However, things began taking a bad turn when all of a sudden, donkeys started disappearing, the cause of which remained a mystery to Maina and many of his colleagues.  He would fall victim to the same vice in December 2016, when three of his donkeys vanished, handicapping his income generating capabilities. However, I did not give up on the water business,” he says.

He therefore hired donkeys from a friend, in order to continue making a living and support his family. But this came at a cost. He would part with KSH 200 every day, the amount charged for hiring the two donkeys.

On the other hand his operations became limited to a large extent, given that this arrangement came with pre-conditions. For example, the animals would be returned to the owner by noon having been engaged since 6am. He therefore could only eke out an income for half a day, unlike before.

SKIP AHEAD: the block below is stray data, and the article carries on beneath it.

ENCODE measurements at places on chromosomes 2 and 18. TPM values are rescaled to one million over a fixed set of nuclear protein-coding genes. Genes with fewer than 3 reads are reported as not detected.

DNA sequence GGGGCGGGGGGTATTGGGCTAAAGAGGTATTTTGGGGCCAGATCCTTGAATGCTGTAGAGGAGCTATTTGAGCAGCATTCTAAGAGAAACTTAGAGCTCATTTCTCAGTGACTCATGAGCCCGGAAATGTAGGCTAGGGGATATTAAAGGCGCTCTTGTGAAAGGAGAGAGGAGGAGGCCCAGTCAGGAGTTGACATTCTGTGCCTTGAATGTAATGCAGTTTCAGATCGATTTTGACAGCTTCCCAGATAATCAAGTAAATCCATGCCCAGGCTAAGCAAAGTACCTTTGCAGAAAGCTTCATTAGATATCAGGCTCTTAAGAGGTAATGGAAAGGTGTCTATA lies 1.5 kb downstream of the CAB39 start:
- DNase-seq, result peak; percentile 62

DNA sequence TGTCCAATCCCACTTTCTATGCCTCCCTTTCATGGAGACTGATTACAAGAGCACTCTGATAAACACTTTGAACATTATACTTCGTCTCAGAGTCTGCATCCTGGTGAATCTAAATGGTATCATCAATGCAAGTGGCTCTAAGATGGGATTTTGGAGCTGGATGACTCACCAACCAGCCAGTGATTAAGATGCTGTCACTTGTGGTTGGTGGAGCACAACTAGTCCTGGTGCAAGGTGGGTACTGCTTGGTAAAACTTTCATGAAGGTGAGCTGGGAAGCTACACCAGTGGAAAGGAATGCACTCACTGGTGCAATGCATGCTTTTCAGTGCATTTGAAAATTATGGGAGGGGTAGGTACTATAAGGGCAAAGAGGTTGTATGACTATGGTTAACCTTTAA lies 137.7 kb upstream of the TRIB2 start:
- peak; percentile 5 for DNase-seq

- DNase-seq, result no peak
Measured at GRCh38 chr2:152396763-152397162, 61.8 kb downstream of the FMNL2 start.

Joel Kimemia’s story reads much like Maina’s. And just like him, he used to sell water in Naivasha, using a cart drawn by a team of donkeys. His four donkeys were stolen, only to find their remains dumped in the bushes.

“I have since suspended the water vending business on a full time basis, until such a time when the security for my animals can be guaranteed,” he affirms. Kimemia has now set himself up as a bodaboda (motorcycle) taxi operator. But the business is not as promising as his previous undertaking. “It is not easy to make money with a motorcycle compared to a donkey,” he laments.

He used to make KSH 1,000 ($10) selling water with the help of his donkeys but now, he struggles to take home KSH 600 at the end of the day. Besides, he maintains that there are added costs that come with running a motorcycle taxi such as license, insurance and maintenance fees.  However, these overheads are non-existent when it comes to donkeys.